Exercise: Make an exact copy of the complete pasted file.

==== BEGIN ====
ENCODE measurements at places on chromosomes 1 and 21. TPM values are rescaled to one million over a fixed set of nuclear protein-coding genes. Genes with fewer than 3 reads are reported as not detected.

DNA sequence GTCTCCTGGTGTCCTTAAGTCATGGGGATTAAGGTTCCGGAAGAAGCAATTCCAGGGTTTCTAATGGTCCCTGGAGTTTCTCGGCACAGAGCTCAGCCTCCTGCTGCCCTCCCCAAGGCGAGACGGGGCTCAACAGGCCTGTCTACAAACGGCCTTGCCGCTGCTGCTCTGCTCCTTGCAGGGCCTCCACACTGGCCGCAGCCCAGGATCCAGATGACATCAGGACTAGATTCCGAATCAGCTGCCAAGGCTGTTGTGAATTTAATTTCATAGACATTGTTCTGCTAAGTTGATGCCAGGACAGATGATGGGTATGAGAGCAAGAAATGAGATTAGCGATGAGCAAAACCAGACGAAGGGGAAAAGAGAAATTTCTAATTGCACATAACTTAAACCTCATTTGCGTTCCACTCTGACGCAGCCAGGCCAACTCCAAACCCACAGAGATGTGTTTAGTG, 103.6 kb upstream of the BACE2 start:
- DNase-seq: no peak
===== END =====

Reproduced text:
ENCODE measurements at places on chromosomes 1 and 21. TPM values are rescaled to one million over a fixed set of nuclear protein-coding genes. Genes with fewer than 3 reads are reported as not detected.

DNA sequence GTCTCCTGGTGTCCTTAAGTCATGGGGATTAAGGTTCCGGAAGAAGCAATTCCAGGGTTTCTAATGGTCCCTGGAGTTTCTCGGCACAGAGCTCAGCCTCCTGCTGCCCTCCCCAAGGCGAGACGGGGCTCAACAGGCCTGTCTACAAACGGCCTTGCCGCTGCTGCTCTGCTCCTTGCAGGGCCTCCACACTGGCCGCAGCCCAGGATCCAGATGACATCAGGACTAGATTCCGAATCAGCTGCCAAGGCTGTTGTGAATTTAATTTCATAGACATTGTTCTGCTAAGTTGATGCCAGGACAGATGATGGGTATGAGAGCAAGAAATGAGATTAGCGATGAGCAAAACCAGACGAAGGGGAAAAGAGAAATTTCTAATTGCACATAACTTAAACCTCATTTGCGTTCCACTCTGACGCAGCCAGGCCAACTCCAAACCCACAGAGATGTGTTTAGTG, 103.6 kb upstream of the BACE2 start:
- DNase-seq: no peak